FAIRBANKS, Alaska – Communities along Alaska’s west coast faced widespread flooding on Saturday as a powerful storm – the remnant of Typhoon Merbok – crossed the Bering Sea, torn down building sidings by gusts of wind and a tornado. pulled the houses from their foundations.
The impact was felt hundreds of miles across the state as the storm moved from south to north. In Nome, raging water pushed into six city streets, including a section of Front Street, near where mushers finished the Iditarod sled-dog race. In Chevak, about 200 miles south, images showed sheds floating in swaying waves next to sunken boats.
In Golovin, about 70 miles east of Nome, Dean Peterson said the water had jumped the 20-foot berm that protected the community of 170 people, fleeing low-lying areas, pulling three houses from their foundations. destroys the other.
Community members scrambled to free an older adult from his home, and many left to take refuge in the school, which itself was not completely safe.
“The school is completely surrounded by water,” said Mr. Peterson. He said he was not aware of any injuries.
Nome Mayor John Hendland said Saturday morning that there were no casualties in his community, but the storm flooded several streets, leaving wood and debris in the city.
“And the tide is still going up,” he said. Forecasters expect the water level to peak in Phnom on Saturday afternoon.
Forecasters said the storm’s size and strength made it one of the most powerful systems to move through the Bering Sea region in decades, with waves 50 feet high north of the Aleutian Islands on Friday. Several communities experienced wind gusts that were close to hurricane strength.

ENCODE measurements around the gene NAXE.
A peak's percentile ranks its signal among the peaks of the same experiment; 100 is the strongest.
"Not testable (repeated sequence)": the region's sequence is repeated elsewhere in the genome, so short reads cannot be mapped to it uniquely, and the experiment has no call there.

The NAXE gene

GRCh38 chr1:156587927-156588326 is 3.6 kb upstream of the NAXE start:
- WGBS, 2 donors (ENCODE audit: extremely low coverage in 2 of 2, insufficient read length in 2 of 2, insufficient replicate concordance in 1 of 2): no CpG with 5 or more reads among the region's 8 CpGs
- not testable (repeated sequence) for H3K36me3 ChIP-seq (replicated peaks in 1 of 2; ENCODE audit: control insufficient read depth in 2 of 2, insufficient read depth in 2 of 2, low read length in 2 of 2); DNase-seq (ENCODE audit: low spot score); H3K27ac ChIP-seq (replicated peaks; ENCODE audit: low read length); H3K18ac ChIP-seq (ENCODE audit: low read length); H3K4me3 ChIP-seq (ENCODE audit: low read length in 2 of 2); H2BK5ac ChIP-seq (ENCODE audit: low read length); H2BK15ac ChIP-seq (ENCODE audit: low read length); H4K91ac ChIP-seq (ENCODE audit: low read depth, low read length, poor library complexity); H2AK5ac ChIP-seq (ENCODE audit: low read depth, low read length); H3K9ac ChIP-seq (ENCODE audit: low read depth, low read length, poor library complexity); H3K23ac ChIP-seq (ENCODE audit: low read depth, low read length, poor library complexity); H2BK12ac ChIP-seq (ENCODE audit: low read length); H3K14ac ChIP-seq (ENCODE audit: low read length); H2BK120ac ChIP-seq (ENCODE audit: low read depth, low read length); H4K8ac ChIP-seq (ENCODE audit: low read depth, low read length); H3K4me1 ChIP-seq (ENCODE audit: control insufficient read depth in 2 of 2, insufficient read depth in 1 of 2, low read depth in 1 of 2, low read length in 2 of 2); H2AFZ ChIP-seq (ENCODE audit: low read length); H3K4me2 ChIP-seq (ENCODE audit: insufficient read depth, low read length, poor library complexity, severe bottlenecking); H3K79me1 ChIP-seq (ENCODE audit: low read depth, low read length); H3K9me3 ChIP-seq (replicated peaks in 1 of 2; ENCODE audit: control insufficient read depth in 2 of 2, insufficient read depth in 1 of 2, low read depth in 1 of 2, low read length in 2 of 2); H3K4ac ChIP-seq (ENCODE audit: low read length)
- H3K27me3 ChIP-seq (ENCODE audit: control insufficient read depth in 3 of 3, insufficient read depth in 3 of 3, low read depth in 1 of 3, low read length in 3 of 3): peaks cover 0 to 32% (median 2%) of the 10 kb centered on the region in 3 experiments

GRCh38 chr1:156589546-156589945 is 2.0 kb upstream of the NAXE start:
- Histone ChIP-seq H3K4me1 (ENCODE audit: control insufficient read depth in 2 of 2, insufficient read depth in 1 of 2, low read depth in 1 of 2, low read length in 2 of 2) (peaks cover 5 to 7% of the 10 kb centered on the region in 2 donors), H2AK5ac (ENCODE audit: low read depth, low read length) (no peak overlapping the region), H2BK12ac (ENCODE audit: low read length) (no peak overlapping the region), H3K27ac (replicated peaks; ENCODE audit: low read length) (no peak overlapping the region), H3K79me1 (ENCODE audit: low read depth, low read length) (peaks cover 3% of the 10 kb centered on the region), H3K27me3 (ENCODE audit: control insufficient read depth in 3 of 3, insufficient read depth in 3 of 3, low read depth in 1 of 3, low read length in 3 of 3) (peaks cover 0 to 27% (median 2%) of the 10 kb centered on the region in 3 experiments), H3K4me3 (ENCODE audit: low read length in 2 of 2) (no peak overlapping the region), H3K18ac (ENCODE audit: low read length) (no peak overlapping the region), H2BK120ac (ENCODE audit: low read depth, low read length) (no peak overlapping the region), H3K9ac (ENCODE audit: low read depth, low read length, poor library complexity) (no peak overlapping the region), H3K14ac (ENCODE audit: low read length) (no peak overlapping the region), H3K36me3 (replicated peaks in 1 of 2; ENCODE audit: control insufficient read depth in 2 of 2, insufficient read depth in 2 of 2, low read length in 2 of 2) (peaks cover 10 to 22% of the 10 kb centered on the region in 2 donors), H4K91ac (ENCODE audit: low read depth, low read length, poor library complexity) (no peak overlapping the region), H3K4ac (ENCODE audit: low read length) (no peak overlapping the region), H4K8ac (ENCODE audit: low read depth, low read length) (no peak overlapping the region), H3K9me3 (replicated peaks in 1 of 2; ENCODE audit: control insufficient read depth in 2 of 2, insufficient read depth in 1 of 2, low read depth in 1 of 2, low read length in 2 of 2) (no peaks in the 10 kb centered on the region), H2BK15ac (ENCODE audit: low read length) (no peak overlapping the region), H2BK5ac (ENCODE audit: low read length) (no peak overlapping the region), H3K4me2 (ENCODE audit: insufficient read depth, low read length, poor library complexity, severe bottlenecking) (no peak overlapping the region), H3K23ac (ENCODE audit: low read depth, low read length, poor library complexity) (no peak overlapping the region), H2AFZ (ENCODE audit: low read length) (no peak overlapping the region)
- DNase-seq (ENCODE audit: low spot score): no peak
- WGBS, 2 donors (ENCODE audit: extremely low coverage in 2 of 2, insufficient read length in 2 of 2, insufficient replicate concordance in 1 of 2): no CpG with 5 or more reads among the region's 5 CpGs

Emergency responders from local, state, federal and tribal agencies were assessing the situation and preparing for deployment. The region contains many communities that have small populations, a few hundred or fewer, and are not connected by roads, making a comprehensive response challenging.
Airplane runways used to transport goods to individual communities also presented logistics issues for response efforts; Photos showed that some of them appeared submerged on Saturday.
That morning, Governor Mike Dunleavy said on Facebook that he had verbally declared a disaster for the communities affected by the storm. He said the state’s emergency operations center had not received any reports of injuries. Alaska State Troopers said they were ready to assist with search and rescue efforts if necessary.
In Hooper Bay, west of Chevak, resident Angivran Joe said a house in the community hit by the storm broke foundations, while another house across the street began to collapse. Some fuel tanks in the community were tipped. And many were without power after a lightning storm, he said, although he said some were now using generators.
He said, ‘The entire city has been blacked out.